Holdingwilley The second best way to enjoy cricket
Due to some technical problems, we are unable to cover live matches on our site and app. We are working on it and will be back soon. Please stay tuned for more.

Rewind to 1996-97: South Africa's first Test series on Indian soil


South_Africa_India_Test_CricketSouth Africa have commenced their World Test Championship campaign with a challenging three-match series in India for the Freedom Trophy, with the first Test in Vizag having ended in a 203-run defeat.

Though the South Africans visited India in 1991-92 for their first official international tour since readmission, it was not until 1996-97 that they played their first Test series on Indian soil. This three-Test series turned out to be a gripping and fluctuating affair.

India had not lost a home series since 1986-87, while South Africa had not lost any series since losing the fixture that marked their return to the Test fold, against the West Indies in 1991-92. Two weeks before the opening Test, the hosts had defeated South Africa in the final of the Titan Cup ODI tri-series (also involving Australia), thus adding to their win in the one-off Test against Australia at Delhi earlier in the season – the first to be played for the Border-Gavaskar Trophy.

The series began with India’s 300th Test on November 10, 1996 at the Sardar Patel Stadium in Ahmedabad’s suburban neighbourhood of Motera, where a dusty pitch greeted captains Sachin Tendulkar and Hansie Cronje. The aforesaid Test against Australia was Tendulkar’s first ever as captain, and India’s chances of a second consecutive win under him were boosted when he won the crucial toss and elected to bat. Making his debut for India was a 22-year-old VVS Laxman.

The lack of a substantial partnership – the highest stand was 41 between Sanjay Manjrekar (who was playing what would be his final Test) and Rahul Dravid for the second wicket – hampered India’s innings, as the fiery Allan Donald (4/37) spearheaded a commendable bowling effort that limited the total to 223. The top-scorer was Tendulkar, who had motored to a promising 42 before falling prey to a diving catch at mid-wicket by Jonty Rhodes off off-spinner Pat Symcox.

Gary Kirsten and Andrew Hudson put on 29 for the first wicket in reply, before the former was stumped by Nayan Mongia off Anil Kumble. Thereafter, the troika of leg-spinners Kumble and Narendra Hirwani and left-armer Sunil Joshi (4/43) combined to leave South Africa at 119/7. The umpiring did not help the Proteas’ cause either, as both Daryll Cullinan, who scored a gritty 43, and Cronje were at the receiving end of controversial leg-before decisions from S.K. Bansal.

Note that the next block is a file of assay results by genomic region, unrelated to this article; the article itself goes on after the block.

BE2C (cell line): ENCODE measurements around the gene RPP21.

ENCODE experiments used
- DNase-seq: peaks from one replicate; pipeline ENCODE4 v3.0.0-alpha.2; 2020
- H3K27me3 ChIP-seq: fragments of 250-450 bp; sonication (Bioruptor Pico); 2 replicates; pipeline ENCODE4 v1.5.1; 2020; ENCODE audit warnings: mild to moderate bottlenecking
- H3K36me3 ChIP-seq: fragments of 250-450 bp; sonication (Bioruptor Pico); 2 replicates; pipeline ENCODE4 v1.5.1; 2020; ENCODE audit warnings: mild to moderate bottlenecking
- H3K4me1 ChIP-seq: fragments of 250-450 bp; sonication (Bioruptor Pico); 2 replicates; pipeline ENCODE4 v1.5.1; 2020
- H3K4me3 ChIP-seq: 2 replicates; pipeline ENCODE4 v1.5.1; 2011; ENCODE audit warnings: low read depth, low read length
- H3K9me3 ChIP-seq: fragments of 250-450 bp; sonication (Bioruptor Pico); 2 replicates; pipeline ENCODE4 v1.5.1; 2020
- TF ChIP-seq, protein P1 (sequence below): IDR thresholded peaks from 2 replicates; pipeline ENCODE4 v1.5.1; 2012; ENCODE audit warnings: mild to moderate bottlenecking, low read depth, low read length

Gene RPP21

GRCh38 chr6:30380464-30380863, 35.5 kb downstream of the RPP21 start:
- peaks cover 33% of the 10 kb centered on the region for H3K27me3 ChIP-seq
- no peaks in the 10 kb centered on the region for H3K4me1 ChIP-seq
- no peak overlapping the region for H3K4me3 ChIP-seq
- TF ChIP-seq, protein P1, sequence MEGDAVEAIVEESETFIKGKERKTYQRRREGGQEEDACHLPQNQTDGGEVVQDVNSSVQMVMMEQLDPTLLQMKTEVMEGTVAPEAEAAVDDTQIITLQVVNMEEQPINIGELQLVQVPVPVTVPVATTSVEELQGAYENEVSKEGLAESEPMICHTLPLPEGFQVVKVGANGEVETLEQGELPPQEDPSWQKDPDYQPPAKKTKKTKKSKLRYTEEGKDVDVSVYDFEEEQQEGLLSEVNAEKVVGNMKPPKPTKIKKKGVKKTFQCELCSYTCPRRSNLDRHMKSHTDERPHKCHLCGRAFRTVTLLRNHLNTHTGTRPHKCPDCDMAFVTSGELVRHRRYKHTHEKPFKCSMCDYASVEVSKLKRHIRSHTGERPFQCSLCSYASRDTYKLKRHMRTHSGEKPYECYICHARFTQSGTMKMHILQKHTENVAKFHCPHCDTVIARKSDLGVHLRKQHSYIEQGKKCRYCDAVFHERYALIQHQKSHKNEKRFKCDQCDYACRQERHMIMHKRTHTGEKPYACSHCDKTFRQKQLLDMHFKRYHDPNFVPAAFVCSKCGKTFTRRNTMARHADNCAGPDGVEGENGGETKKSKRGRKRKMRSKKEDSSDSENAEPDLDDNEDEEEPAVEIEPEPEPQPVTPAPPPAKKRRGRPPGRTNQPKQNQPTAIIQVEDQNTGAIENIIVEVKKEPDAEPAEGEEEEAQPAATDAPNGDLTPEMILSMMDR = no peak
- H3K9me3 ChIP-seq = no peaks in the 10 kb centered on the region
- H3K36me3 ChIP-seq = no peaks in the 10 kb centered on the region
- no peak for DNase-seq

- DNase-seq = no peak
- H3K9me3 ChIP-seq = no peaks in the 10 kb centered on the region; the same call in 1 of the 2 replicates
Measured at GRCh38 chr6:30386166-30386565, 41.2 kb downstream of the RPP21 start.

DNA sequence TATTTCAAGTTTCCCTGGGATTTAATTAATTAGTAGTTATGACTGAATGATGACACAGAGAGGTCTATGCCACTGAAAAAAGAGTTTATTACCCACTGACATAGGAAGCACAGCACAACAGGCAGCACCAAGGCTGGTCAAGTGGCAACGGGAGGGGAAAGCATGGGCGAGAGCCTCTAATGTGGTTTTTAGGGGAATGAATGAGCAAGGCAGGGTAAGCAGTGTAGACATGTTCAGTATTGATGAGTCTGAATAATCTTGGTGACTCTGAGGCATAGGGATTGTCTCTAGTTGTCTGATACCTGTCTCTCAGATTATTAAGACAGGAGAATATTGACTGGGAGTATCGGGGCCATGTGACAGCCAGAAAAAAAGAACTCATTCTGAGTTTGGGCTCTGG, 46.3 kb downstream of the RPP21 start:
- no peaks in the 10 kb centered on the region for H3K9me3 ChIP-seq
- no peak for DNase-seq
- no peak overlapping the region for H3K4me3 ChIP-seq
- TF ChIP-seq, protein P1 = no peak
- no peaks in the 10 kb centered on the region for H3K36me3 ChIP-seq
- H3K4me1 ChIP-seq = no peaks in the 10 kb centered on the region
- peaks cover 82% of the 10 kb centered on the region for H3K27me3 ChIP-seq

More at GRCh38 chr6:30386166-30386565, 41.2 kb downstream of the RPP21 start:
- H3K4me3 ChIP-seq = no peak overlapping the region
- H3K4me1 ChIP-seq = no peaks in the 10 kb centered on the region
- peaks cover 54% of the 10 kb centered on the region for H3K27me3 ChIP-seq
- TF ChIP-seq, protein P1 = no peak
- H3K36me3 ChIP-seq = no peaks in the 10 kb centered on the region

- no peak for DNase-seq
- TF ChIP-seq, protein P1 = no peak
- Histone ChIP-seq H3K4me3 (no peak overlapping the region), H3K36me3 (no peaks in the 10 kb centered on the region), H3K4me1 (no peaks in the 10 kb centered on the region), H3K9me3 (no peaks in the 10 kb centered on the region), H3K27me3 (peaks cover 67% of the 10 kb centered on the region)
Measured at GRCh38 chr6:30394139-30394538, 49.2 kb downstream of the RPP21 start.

Fanie de Villiers, batting at number nine, led South Africa’s comeback with an unbeaten 67 – he added 63 with Symcox for the eighth wicket and 60 with Donald for the ninth wicket to hand his team a narrow 21-run lead. Minutes later, Donald sent India’s openers back with only 15 on the board, and when Brian McMillan got rid of Tendulkar – again due to a Rhodes catch, India were in a spot of bother at 38/3. The score further stumbled to 124/7, with India’s lead being only 103.

Kumble joined Laxman at this stage, and the duo went on to raise a vital eighth-wicket stand worth 56. Laxman (51) showcased the determination that would characterise many of his innings in the future, as India’s total improved to 190. South Africa thus needed 170 for victory with almost two days left, but with batting getting increasingly difficult, the game was very much in the balance. Much to the crowd’s jubilation, paceman Javagal Srinath gave India a rousing start.

Opening the bowling, Srinath had Hudson trapped on the pad off his fifth delivery, and followed it up by having Cullinan caught behind off the next ball to reduce South Africa to 0/2. Cronje (48*) tried to hold the fort, but found little support. With the score at 96/4, Srinath dismissed Dave Richardson and Rhodes in successive balls, and went on to finish with 6/21 – his first Test five-wicket haul – in a fine exhibition of pace and swing, which condemned South Africa to 105.